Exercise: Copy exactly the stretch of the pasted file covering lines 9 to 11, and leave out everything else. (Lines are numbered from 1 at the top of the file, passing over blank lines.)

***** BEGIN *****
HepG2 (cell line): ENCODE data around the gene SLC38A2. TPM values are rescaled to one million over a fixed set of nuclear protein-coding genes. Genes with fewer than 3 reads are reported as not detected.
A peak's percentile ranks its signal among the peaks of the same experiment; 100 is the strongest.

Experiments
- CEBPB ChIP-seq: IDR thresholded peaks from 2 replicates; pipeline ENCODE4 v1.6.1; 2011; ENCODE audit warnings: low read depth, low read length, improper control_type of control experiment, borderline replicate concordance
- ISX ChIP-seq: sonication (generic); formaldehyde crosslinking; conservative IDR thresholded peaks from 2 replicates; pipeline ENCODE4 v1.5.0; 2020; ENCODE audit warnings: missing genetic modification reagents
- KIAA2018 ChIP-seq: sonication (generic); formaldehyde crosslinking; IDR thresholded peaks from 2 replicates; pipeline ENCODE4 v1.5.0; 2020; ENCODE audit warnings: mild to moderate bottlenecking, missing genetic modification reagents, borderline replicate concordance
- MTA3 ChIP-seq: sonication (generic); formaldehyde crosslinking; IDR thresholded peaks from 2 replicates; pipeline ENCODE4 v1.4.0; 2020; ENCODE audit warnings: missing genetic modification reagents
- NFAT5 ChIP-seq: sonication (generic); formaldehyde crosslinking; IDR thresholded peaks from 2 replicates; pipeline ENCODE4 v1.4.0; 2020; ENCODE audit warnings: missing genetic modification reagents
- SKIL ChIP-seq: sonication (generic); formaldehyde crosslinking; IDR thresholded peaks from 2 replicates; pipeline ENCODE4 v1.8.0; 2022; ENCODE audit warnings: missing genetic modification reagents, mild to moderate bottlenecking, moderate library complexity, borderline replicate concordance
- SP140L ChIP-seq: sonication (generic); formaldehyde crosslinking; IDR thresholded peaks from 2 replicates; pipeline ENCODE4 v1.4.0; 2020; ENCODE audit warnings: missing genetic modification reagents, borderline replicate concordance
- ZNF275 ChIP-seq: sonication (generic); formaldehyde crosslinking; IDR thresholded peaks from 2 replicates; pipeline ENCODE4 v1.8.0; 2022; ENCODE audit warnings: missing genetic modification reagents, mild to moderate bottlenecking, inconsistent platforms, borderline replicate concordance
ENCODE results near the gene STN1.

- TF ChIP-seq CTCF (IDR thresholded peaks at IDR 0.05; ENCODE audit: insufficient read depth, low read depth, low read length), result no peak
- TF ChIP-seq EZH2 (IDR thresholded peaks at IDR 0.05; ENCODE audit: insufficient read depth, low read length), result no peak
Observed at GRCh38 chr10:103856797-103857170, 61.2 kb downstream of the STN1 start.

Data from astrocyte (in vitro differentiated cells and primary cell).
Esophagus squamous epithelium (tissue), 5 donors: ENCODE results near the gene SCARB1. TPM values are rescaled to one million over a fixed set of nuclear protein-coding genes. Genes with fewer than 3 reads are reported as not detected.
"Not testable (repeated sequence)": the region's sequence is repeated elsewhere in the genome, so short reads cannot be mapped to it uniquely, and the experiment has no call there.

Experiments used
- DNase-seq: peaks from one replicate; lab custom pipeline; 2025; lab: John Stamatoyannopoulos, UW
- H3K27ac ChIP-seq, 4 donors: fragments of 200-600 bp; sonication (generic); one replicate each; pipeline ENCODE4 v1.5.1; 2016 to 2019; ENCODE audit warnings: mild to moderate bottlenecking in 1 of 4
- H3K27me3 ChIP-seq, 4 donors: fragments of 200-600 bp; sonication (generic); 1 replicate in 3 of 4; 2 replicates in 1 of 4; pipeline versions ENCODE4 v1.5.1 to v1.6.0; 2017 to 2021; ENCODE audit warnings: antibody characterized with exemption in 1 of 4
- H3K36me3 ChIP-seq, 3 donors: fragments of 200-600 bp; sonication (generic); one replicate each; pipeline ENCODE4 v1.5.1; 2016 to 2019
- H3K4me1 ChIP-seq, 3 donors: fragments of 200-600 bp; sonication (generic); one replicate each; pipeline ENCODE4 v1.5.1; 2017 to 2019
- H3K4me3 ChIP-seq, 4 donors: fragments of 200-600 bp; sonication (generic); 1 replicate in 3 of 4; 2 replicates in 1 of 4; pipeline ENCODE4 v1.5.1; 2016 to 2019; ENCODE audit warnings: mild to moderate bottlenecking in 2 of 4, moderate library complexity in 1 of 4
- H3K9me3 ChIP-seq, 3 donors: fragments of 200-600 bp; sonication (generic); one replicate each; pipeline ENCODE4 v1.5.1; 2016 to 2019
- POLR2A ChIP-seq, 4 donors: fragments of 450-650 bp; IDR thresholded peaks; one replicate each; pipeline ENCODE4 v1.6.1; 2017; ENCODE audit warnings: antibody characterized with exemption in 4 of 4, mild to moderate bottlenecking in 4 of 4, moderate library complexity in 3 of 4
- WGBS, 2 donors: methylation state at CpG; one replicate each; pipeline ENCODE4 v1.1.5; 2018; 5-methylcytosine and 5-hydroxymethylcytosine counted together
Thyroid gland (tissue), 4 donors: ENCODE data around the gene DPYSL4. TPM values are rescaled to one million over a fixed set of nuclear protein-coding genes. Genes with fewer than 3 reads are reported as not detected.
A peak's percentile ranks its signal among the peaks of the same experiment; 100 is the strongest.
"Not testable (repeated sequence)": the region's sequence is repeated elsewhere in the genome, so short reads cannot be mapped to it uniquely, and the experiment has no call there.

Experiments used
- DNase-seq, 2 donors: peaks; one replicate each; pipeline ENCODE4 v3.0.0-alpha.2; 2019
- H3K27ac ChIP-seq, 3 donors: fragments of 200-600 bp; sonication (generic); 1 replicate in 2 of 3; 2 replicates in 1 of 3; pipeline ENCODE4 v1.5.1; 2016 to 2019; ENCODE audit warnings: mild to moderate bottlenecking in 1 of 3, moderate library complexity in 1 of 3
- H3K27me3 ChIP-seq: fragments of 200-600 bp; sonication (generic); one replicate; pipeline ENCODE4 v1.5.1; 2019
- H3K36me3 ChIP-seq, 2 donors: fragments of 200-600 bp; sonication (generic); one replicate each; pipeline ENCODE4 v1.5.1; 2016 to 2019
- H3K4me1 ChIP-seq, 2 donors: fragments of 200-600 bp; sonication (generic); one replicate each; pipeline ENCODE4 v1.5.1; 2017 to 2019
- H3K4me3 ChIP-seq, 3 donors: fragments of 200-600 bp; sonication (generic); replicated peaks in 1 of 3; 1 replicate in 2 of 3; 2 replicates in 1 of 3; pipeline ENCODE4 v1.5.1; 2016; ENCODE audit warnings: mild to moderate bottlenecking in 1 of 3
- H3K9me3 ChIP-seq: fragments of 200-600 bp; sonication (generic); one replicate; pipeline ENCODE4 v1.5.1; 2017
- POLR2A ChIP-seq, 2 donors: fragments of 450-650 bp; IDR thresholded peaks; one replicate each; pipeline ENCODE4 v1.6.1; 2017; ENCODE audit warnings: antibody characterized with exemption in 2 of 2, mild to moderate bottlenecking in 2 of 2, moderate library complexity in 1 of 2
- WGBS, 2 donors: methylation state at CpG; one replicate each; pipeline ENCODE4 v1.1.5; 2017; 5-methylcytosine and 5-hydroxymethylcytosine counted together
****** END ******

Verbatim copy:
- SKIL ChIP-seq: sonication (generic); formaldehyde crosslinking; IDR thresholded peaks from 2 replicates; pipeline ENCODE4 v1.8.0; 2022; ENCODE audit warnings: missing genetic modification reagents, mild to moderate bottlenecking, moderate library complexity, borderline replicate concordance
- SP140L ChIP-seq: sonication (generic); formaldehyde crosslinking; IDR thresholded peaks from 2 replicates; pipeline ENCODE4 v1.4.0; 2020; ENCODE audit warnings: missing genetic modification reagents, borderline replicate concordance
- ZNF275 ChIP-seq: sonication (generic); formaldehyde crosslinking; IDR thresholded peaks from 2 replicates; pipeline ENCODE4 v1.8.0; 2022; ENCODE audit warnings: missing genetic modification reagents, mild to moderate bottlenecking, inconsistent platforms, borderline replicate concordance